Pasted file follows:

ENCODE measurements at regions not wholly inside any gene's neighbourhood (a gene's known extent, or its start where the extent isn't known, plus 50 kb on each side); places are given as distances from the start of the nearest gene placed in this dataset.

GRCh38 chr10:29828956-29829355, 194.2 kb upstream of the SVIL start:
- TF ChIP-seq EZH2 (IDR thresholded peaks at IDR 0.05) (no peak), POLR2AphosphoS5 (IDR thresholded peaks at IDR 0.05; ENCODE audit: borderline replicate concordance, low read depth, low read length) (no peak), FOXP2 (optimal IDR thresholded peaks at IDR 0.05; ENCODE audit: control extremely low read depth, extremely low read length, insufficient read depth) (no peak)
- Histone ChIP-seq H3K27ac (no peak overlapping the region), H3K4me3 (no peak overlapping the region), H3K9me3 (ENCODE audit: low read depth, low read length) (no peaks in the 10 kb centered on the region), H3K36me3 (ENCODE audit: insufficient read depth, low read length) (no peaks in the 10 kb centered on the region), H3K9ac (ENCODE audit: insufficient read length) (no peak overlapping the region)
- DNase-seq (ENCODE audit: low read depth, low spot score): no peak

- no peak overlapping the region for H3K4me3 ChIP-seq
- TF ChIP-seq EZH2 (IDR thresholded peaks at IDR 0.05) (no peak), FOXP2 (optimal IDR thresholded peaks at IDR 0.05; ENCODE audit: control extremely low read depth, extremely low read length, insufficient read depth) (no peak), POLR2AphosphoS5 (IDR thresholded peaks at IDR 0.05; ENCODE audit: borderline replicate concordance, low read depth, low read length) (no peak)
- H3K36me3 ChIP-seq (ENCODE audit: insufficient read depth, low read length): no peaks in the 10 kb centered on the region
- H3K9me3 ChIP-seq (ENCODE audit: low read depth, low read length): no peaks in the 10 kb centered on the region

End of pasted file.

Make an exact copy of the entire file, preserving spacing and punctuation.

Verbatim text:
ENCODE measurements at regions not wholly inside any gene's neighbourhood (a gene's known extent, or its start where the extent isn't known, plus 50 kb on each side); places are given as distances from the start of the nearest gene placed in this dataset.

GRCh38 chr10:29828956-29829355, 194.2 kb upstream of the SVIL start:
- TF ChIP-seq EZH2 (IDR thresholded peaks at IDR 0.05) (no peak), POLR2AphosphoS5 (IDR thresholded peaks at IDR 0.05; ENCODE audit: borderline replicate concordance, low read depth, low read length) (no peak), FOXP2 (optimal IDR thresholded peaks at IDR 0.05; ENCODE audit: control extremely low read depth, extremely low read length, insufficient read depth) (no peak)
- Histone ChIP-seq H3K27ac (no peak overlapping the region), H3K4me3 (no peak overlapping the region), H3K9me3 (ENCODE audit: low read depth, low read length) (no peaks in the 10 kb centered on the region), H3K36me3 (ENCODE audit: insufficient read depth, low read length) (no peaks in the 10 kb centered on the region), H3K9ac (ENCODE audit: insufficient read length) (no peak overlapping the region)
- DNase-seq (ENCODE audit: low read depth, low spot score): no peak

- no peak overlapping the region for H3K4me3 ChIP-seq
- TF ChIP-seq EZH2 (IDR thresholded peaks at IDR 0.05) (no peak), FOXP2 (optimal IDR thresholded peaks at IDR 0.05; ENCODE audit: control extremely low read depth, extremely low read length, insufficient read depth) (no peak), POLR2AphosphoS5 (IDR thresholded peaks at IDR 0.05; ENCODE audit: borderline replicate concordance, low read depth, low read length) (no peak)
- H3K36me3 ChIP-seq (ENCODE audit: insufficient read depth, low read length): no peaks in the 10 kb centered on the region
- H3K9me3 ChIP-seq (ENCODE audit: low read depth, low read length): no peaks in the 10 kb centered on the region